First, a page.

IOT devices are notoriously insecure and this claim can be backed up with a laundry list of examples. With more devices “needing” to connect to the internet, the possibility of your WiFi enabled toaster getting hacked and tweeting out your credit card number is, amazingly, no longer a joke.
With that in mind, I began to investigate the Mr. Coffee Coffee Maker with Wemo (WeMo_WW_2.00.11058.PVT-OWRT-Smart) since we had previously bought one for our research lab (and we don’t have many coffee drinkers, so I didn’t feel bad about demolishing it!). My hope was to build on previous work done by my colleague Douglas McKee (@fulmetalpackets) and his Wemo Insight smart plug exploit. Finding a similar attack vector absent in this product, I explored a unique avenue and was able to find another vulnerability. In this post I will explore my methodology and processes in detail.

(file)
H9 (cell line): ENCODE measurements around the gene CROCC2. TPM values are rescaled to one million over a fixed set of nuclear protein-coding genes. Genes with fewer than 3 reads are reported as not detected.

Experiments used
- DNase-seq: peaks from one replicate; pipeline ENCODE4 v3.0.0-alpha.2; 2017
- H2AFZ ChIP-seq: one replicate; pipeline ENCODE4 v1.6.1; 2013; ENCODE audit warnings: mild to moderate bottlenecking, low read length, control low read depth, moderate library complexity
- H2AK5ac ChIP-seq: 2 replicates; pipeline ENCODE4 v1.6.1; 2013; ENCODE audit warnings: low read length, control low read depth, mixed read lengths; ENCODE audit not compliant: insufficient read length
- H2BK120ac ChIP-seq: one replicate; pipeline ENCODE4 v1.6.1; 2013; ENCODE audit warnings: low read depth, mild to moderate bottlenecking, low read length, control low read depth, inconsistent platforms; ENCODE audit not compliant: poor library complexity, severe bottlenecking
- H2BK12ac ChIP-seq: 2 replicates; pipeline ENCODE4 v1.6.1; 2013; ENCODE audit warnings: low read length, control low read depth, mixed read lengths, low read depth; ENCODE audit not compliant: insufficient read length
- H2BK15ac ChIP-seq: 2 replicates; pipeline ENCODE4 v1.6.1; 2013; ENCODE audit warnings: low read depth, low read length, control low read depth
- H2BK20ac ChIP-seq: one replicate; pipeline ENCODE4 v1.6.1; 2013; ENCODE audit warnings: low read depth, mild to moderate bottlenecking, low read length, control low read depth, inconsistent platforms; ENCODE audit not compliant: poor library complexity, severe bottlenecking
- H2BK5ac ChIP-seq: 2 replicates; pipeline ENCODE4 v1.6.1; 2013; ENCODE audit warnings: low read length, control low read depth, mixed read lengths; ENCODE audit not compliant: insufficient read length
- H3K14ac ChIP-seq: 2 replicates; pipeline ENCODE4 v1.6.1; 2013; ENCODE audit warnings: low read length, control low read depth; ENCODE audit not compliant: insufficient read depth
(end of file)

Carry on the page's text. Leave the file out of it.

All Wemo devices have two ways of communicating with the Wemo App, remotely via the internet or locally directly to the Wemo App. Remote connectivity is only present when the remote access setting is enabled, which it is by default. To allow the Wemo device to be controlled remotely, the Wemo checks Belkin’s servers periodically for updates. This way the Wemo doesn’t need to open any ports on your network. However, if you are trying to control your Wemo devices locally, or the remote access setting is disabled, the Wemo app connects directly to the Wemo. All my research is based on local device communication with the remote access setting turned off.